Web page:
If you've ever heard yourself start a sentence with "When I was your age..." while talking to your child, there's a good chance that you're both victims of a generation gap. It's that disconnect due to age and culture that can make it hard for you to connect to your kid. While you probably don't understand everything your child deals with regularly, you can communicate and connect to help bridge the existing generation gap to better understand your child.
It might sound too simple to be true -- eating dinner with your child as a way to bridge the difference in age and culture between you both. But eating meals together is an excellent way to communicate and connect with your child, according to the University of Minnesota Extension. It gives you an opportunity to get rid of distractions, establish a sense of unity and come together at the end of each day to talk, laugh and get to know each other better. As you communicate with your child, you find out what's most important to him, helping to bridge the generation gap.
Technology, media and the Internet can drive a huge wedge between you and your child, particularly if you don't know or understand what your child does online. A 2008 study performed by Tel Aviv University found that the majority of parents don't know what their kids are doing online. For example, only 9 percent of parents knew that their child had met with a stranger they only knew online, while 36 percent of kids copped to the behavior. To help bridge the generation gap, get to know your child's favorite websites. Find out how he spends his time online and create your own profiles for social networking and gaming sites he frequents. That way, you can track his movements but also create dialogue about the things he encounters online.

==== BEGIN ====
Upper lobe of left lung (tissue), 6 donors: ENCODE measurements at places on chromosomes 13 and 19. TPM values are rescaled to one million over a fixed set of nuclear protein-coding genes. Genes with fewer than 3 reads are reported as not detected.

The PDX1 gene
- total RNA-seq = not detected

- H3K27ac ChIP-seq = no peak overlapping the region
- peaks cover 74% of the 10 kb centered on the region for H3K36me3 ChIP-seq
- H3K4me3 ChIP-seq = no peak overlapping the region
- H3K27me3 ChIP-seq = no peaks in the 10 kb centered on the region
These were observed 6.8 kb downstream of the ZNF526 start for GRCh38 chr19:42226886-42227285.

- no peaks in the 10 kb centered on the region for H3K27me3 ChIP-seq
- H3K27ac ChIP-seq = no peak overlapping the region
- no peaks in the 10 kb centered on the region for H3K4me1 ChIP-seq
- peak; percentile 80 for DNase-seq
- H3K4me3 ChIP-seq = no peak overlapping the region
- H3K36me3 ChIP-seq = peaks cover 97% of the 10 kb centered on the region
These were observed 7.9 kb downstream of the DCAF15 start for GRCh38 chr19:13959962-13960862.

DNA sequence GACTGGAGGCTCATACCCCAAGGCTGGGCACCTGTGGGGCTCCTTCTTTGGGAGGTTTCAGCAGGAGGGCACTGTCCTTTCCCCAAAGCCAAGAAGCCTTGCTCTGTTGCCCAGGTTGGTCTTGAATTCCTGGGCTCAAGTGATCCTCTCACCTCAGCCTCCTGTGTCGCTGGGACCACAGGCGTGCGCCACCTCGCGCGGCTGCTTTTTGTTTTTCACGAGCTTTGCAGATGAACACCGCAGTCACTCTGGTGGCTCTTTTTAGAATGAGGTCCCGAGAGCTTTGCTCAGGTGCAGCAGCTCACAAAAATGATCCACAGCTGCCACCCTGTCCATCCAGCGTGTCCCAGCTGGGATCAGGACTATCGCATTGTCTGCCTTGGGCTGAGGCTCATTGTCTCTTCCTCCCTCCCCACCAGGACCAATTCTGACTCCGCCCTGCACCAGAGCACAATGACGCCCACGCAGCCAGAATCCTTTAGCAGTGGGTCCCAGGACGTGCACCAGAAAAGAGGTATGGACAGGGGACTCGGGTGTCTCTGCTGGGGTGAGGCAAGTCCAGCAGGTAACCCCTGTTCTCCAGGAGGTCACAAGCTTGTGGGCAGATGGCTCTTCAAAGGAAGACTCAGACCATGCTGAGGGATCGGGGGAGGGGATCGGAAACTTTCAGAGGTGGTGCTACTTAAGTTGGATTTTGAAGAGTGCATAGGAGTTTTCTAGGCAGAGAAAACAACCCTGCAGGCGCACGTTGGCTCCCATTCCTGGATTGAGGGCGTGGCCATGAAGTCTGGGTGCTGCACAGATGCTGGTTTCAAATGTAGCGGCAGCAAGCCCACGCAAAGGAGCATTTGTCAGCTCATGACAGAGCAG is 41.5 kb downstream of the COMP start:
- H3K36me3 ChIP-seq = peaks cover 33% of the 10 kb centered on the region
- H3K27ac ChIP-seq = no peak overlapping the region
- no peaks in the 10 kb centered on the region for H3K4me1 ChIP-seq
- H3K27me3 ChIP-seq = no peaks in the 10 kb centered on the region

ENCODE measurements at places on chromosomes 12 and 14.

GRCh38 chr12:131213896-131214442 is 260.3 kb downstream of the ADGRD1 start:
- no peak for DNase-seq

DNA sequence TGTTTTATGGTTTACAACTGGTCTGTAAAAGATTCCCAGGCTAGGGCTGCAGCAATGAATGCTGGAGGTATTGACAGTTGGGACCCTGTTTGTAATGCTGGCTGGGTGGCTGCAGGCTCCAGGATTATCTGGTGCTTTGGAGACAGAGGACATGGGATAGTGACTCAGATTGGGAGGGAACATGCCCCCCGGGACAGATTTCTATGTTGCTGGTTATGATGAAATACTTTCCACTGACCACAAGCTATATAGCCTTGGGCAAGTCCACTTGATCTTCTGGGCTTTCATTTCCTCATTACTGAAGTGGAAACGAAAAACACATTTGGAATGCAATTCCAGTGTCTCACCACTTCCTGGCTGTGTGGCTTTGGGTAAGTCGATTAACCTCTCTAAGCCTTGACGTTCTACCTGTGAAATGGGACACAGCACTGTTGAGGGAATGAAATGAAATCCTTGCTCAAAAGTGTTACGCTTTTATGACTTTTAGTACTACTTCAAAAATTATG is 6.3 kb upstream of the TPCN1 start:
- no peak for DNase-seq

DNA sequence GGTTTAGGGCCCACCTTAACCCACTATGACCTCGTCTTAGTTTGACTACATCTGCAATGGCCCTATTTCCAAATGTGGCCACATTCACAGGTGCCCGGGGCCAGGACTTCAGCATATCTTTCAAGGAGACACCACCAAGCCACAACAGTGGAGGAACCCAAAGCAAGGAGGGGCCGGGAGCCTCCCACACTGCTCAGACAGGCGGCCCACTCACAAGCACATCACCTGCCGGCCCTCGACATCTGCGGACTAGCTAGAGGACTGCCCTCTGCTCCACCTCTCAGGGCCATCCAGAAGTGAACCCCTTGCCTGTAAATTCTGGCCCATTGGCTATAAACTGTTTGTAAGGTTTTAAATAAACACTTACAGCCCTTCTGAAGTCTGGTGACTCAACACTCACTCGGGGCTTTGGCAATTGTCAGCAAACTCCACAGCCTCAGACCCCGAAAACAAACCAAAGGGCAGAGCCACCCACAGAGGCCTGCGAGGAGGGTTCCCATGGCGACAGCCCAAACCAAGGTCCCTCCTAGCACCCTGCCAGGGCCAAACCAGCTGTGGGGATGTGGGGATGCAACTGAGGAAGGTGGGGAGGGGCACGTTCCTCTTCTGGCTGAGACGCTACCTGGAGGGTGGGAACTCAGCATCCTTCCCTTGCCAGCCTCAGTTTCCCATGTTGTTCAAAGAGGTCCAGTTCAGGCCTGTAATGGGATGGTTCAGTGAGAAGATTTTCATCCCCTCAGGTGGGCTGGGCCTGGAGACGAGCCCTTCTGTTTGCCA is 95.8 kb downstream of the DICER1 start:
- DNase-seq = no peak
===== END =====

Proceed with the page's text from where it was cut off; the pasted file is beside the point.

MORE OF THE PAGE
Find Similar Interests
While your child might not enjoy golf the way you do, there's no reason you shouldn't have similar interests. Find things that you and your child have in common and that you can enjoy together to help you connect and bridge the gap between you. It can be anything from a favorite sports team to a shared hobby or even a favorite TV show or movie that you enjoy together. Shared interests help to solidify your parent-child bond.
There's bound to be conflict between you and your child. According to the book "The Youth Culture and the Generation Gap," each older generation believes it makes sacrifices for the next, causing conflict when that sacrifice seemingly goes unnoticed. But constantly holding your sacrifices over your child's head can drive a generational wedge between you both as you deem your child ungrateful and he sees you as overbearing and needy. When you do have conflict, stay in the moment and focus on the issue at hand rather than sweeping issues or past hurt. This allows you to resolve the conflict without driving even more space between you and your child.
- University of Minnesota Extension: The Importance of Family Mealtimes
- American Friends of Tel Aviv UniversityL Mind the (Online) Gap
- The Youth Culture and the Generation Gap; Gerhard Falk, Ursula A. Falk; p.54